And this flick just reminded me of my proposed theory/idea of how BOBF should have ended, that being that Boba shows up riding the Rancor, but is flanked by hundreds of Tuskens, bringing the past and present stories together in a fulfilling way. I remember predicting Boba would become, basically, Lawrence of Arabia, but I was sadly wrong. But I'm watching this movie and thinking maybe that's why they didn't do that; it's too akin to Dune, which was clearly influenced by Lawrence of Arabia. I also forgot how much Dune influenced Star Wars. Obviously, they're not carbon copies, but Lucas totally stole concepts, for sure. And so when there's the scene where Lady Jessica's and, by proxy, Paul's true lineage is revealed, my dad even whispered to me, "Man, George really did take a lot from this." Now, sure, it's more indirect than the Luke/Vader revelation, but having a blood connection to the lead antagonist is there. I completely forgot about that. I'd like to attempt to read Dune again; maybe after seeing the film, it'll be a bit less overwhelming now that I have a bit more familiarity with some of its concepts. I've owned the damn book for like 20+ years, I owe it another try. :ROFLMAO:
 
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Dune rewards thoughs who researched it so you get more out of additional viewings. (Like who are all the background people are etc)

Spoiler:
The revolution of the ansestory isn’t as impactful as they skip a lot of the background info.

Chani’s story is a little more realistic in this version but they also rewrote part of it (The first child was skipped, & never explained the concubine vs wife scenario.) Which only works if they plan to continue the story. Timelines were slimmed down from years to less than 9 months.
 
Yeah, Dune is difficult to classify. It's such a spiritual story, really. But I would say it's probably most associated with science fiction. Dune's...kind of strange, admittedly. It's one of those stories that's not for everyone, so when I do hear people say, "It's boring" or "I can't get into it," while I don't agree, I do understand where they're coming from.

I myself have tried to read the book twice in my 20s. And I struggled and put it down. The issue with it is somewhat akin to Tolkien, which I often compare. While LOTR and Dune are very different stories, their world-building and exploration of fictional cultures are so deep and immersive that it can get overwhelming really fast. They're pretty similar in the general sense of their unparalleled levels of depth. That's probably the only thing they really share, but they're similar in architecture. Frank Herbert and, to a lesser extent, Tolkien have a bad tendency to basically assume the reader is already familiar with all these fictional terms, names, cultures, etc. without even really explaining them. I'd say Herbert is worse at that, but Tolkien does do that occasionally too. It can get very, well, confusing. Broken down, to truly and fully understand it, it almost feels as if you have to do homework first. So I do think these two films really found a happy balance between introducing the worlds of Dune in a more accessible way without having to dumb it down too much.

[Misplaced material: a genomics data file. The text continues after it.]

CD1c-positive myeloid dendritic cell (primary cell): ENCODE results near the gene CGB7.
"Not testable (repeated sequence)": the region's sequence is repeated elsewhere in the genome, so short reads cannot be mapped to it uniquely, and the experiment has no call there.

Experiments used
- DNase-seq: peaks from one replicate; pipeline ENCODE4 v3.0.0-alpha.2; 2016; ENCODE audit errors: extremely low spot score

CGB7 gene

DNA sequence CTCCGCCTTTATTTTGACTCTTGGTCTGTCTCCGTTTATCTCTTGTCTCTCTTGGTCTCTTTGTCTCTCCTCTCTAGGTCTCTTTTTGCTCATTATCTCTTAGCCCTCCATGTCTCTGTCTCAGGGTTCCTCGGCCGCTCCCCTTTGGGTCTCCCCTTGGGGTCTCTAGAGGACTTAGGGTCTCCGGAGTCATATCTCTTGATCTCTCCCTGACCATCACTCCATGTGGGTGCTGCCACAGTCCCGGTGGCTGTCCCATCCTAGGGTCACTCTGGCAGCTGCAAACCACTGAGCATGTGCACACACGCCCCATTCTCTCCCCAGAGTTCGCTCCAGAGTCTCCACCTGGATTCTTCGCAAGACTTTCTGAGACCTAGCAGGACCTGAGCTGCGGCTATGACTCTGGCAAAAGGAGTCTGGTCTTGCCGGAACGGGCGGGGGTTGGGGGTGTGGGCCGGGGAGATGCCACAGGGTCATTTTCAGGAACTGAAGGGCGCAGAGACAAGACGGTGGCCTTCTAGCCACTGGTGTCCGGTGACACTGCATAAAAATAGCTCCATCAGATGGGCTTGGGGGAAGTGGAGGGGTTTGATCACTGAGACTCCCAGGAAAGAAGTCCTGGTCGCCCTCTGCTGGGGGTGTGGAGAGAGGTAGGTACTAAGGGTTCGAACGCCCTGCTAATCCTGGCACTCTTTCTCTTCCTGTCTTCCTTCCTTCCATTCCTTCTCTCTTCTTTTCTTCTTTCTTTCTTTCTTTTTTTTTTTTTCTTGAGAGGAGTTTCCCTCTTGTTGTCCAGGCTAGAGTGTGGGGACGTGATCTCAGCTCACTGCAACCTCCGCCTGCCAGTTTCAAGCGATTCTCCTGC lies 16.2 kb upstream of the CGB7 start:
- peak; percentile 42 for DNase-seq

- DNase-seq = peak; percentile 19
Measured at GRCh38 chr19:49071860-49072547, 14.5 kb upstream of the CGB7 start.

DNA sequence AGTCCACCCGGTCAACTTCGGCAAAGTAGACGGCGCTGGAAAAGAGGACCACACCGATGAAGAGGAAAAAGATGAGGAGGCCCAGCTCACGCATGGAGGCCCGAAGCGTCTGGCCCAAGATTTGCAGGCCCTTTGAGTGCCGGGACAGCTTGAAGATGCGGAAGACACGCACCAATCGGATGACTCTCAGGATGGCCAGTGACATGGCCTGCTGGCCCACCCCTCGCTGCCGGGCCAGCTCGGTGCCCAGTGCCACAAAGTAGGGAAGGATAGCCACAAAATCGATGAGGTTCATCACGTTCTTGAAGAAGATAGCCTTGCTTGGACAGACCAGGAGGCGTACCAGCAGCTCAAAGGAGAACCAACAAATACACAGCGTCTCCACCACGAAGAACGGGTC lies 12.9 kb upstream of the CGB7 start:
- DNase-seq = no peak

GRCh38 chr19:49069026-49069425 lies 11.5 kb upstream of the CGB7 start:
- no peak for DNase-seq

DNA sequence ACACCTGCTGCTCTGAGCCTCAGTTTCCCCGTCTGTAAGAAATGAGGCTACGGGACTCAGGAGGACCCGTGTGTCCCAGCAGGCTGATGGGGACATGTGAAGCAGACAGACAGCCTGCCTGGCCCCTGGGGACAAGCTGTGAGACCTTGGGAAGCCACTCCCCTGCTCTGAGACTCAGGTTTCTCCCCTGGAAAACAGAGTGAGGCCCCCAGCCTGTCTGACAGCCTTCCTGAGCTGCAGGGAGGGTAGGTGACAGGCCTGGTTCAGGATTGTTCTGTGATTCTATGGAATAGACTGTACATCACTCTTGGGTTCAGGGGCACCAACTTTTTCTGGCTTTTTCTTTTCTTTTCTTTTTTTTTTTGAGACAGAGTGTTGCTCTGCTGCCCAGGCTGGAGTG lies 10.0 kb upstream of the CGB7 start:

And this flick just reminded me of my proposed theory/idea of how BOBF should have ended, that being that Boba shows up riding the Rancor, but is flanked by hundreds of Tuskens, bringing the past and present stories together in a fulfilling way. I remember predicting Boba would become, basically, Lawrence of Arabia, but I was sadly wrong. But I'm watching this movie and thinking maybe that's why they didn't do that; it's too akin to Dune, which was clearly influenced by Lawrence of Arabia. I also forgot how much Dune influenced Star Wars. Obviously, they're not carbon copies, but Lucas totally stole concepts, for sure. And so when there's the scene where Lady Jessica's and, by proxy, Paul's true lineage is revealed, my dad even whispered to me, "Man, George really did take a lot from this." Now, sure, it's more indirect than the Luke/Vader revelation, but having a blood connection to the lead antagonist is there. I completely forgot about that. I'd like to attempt to read Dune again; maybe after seeing the film, it'll be a bit less overwhelming now that I have a bit more familiarity with some of its concepts. I've owned the damn book for like 20+ years, I owe it another try. :ROFLMAO:
If you thought the book Dune was hard to get through, wait until you get into Dune Messiah and Children of Dune. All bets are off for God Emperor of Dune with its long dialogs between the Leto sandworm and cloned Duncan Idaho. It pretty much goes off the rails at that point.
 
Which is why I think it probably is a mistake to do that as a third installment and is best left to a TV movie or series. As it is these two movies are not doing well with average moviegoers as the first one feels too long and boring while the second feel again too long and a lot to take in an understand. It's not some easy ride like most films today where you go in a watch some fluff and leave. Not to mention most of the audience truly didn't understand the story when all said and done with most of them likely just captured by the Chalamet and Zendaya pairing.

Which I totally get bty, what better way to attract normies than to get two up and coming actors that seem to be popular among that crowd. The one criticism I'll give is that due to some of the changes it almost feels like it's not really Dune at all or that it's an alternate universe. lol
They ended the second movie way too soon in the story that we didn't even get Paul's sister thus they had to change the way you know who dies. Which to me the scene in question felt anticlimactic.